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woods.elise
Returning Member

Are refunded long term care insurance premiums taxable?

Our long term care insurance policy is under a class action law suit and we are given the option to surrender our policy and get all of the premiums we paid since inception as a settlement.   If we elect to choose the settlement option, will the refund be taxable?
5 Replies
Hal_Al
Level 15

Are refunded long term care insurance premiums taxable?

Simple answer: no.  Refunds of anything you purchase is not usually considered income. 

 

But taxes aren't simple. The refund of expenses, that you deducted on previous income tax returns, is considered taxable income. Long term care insurance premiums are deductible, but subject to age based limits.  Furthermore, Long term care insurance premiums, like all medical expenses, are only deductible as an itemized deduction, subject to the 7.5%  (10% some years) of AGI threshold.  So, you may or may not have deducted them (or some of them) in the past

 

rjs
Level 15
Level 15

Are refunded long term care insurance premiums taxable?

The refund of your long-term care insurance premiums would only be taxable if you included the premiums in the itemized deduction for medical expenses on your tax return for any year that you paid premiums.


If any one of the following three statements is true, none of the refund would be taxable, and you do not have to read any further.

 

  • You always used the standard deduction on your federal tax return, and never claimed itemized deductions for any year that you paid long-term care insurance premiums.
  • You claimed itemized deductions, but did not have any deduction for medical expenses for any year that you paid long-term care insurance premiums.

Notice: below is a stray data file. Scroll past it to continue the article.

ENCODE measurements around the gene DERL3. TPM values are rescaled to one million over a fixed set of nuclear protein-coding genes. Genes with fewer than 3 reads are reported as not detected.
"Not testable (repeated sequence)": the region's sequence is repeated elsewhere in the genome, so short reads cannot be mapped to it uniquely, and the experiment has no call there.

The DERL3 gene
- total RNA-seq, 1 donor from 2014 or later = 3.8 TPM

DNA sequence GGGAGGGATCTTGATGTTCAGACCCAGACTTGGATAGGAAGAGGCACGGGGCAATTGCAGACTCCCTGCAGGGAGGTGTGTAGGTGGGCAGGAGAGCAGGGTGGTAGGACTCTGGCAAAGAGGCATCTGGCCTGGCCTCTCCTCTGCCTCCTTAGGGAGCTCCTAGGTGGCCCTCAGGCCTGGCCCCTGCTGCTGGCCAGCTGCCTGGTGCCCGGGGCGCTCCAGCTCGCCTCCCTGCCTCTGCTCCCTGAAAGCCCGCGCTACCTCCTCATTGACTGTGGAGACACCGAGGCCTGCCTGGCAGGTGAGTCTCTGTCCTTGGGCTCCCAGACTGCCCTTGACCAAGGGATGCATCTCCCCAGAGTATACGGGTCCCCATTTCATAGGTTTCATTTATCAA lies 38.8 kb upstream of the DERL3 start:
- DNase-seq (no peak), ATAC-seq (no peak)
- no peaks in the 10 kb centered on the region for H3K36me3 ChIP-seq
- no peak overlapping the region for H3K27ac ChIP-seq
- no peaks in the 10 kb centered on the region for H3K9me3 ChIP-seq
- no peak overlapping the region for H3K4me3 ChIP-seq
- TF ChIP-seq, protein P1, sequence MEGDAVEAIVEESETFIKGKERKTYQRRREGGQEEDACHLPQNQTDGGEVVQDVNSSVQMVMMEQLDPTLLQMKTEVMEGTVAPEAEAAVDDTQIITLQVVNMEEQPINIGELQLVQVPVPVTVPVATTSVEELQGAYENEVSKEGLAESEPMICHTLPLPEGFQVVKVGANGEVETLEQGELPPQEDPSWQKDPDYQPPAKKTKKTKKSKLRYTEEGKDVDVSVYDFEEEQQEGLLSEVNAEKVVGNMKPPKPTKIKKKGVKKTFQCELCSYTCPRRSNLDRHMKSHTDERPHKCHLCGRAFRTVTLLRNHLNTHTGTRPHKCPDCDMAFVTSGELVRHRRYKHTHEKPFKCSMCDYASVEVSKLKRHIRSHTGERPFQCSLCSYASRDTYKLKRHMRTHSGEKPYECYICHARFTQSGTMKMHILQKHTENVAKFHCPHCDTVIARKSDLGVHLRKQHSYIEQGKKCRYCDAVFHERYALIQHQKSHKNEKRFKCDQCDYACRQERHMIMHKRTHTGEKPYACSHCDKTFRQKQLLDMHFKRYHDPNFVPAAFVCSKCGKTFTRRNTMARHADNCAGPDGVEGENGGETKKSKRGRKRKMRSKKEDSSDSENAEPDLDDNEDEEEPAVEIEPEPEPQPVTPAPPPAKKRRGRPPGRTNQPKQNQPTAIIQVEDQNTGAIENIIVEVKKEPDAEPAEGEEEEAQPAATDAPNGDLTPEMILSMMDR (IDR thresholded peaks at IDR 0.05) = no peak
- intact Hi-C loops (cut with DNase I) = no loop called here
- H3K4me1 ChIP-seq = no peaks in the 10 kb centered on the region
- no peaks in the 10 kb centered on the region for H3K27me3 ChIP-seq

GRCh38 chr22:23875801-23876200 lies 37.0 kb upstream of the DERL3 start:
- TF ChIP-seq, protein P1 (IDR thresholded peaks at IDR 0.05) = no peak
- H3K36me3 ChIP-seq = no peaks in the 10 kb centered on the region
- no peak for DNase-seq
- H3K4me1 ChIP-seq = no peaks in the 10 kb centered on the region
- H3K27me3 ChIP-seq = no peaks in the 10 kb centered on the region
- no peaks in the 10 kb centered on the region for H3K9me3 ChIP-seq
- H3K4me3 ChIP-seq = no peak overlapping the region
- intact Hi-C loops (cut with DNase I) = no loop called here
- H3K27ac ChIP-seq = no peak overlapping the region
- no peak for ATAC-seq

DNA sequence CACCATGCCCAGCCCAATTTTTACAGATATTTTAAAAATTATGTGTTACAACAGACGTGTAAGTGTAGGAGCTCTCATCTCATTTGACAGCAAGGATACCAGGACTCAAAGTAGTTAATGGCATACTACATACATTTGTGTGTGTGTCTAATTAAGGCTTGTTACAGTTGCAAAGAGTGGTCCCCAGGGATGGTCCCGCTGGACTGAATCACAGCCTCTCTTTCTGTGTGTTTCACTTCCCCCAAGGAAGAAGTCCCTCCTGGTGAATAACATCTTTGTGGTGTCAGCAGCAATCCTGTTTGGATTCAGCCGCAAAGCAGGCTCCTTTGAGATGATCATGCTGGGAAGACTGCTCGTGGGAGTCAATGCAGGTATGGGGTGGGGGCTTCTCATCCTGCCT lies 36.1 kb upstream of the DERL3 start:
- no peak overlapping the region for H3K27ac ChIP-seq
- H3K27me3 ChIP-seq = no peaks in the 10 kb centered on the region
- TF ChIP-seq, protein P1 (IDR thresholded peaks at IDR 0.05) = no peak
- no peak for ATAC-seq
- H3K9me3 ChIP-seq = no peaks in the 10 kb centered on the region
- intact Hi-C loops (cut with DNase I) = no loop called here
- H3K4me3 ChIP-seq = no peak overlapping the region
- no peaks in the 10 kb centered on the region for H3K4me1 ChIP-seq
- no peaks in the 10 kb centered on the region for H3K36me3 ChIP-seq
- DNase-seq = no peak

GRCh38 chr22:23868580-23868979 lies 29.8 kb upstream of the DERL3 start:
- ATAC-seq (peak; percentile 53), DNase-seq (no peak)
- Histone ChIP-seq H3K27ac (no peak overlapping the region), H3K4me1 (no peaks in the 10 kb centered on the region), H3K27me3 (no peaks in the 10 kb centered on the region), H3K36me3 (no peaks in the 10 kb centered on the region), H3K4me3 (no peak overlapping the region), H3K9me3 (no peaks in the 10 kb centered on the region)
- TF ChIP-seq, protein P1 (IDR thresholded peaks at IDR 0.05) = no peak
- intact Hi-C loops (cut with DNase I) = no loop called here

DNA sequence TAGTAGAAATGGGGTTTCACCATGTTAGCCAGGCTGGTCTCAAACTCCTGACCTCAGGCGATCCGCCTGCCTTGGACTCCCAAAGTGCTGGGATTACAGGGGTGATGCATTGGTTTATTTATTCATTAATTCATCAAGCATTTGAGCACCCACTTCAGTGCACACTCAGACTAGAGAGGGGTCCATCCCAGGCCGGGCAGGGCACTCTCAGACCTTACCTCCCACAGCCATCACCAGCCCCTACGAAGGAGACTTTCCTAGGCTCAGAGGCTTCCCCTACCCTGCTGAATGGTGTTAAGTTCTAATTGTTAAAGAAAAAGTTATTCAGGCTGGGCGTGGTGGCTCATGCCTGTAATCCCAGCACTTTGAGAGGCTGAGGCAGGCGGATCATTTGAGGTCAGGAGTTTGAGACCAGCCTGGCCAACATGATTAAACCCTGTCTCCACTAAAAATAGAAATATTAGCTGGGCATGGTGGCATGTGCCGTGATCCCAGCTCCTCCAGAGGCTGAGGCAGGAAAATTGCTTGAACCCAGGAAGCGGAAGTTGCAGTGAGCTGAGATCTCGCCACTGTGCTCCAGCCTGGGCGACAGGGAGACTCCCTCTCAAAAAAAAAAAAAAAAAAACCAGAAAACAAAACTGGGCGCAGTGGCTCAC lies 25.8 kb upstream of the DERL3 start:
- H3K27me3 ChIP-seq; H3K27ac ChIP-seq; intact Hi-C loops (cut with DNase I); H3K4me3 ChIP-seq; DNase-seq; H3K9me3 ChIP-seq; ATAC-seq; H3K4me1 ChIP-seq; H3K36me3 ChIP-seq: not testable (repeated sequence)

• You claimed itemized deductions, and you did have a deduction for medical expenses, but you did not include the long-term care insurance premiums in your medical expenses for any year that you paid long-term care insurance premiums.


If you did include the long-term care insurance premiums in your deductible medical expenses for any previous year, then the refund would be what is called an "itemized deduction recovery." You would have to report part or all of the refund as taxable income in the year that you receive it. You report only the amount that actually reduced your tax in the earlier year. The calculation of that amount is complicated, and TurboTax will not do it for you. (It could be affected by other things besides the amount of medical expenses you deducted.) You have to do the calculation yourself outside of TurboTax, and enter in TurboTax the taxable amount that you calculate. Adding to the complications, you have to do the calculation separately for each year that you included long-term care insurance premiums in the medical expenses on your tax return. If you had the policy for many years, and included the premiums in your medical expense deduction, this could be quite a lot of work. Also, you need a copy of your federal tax return for each past year that you included the premiums in your medical expense deduction.


You would have the option to report the full amount of the refunded premiums as taxable income, which would save you the trouble of doing the calculations. The IRS will not complain if you do that. But it's probably a significant amount, and there's a good chance that the full amount would not be taxable if you do the calculations.


The rules for calculating the taxable amount that you have to report are in IRS Publication 525, Taxable and Nontaxable Income, in the "Recoveries" section beginning on page 23 (in the 2020 edition).


Since your itemized deduction recovery is for medical expenses, don't forget to take into consideration the fact that your deduction for medical expenses was reduced by a percentage of your AGI. See Example 34 on page 25 in Publication 525.


After you calculate the taxable amount that you have to report as income, you enter it in TurboTax. You should be able to get to the right place by entering "reimbursed deductions" (without the quotes) in the Search box, then clicking the link that says "Jump to reimbursed deductions."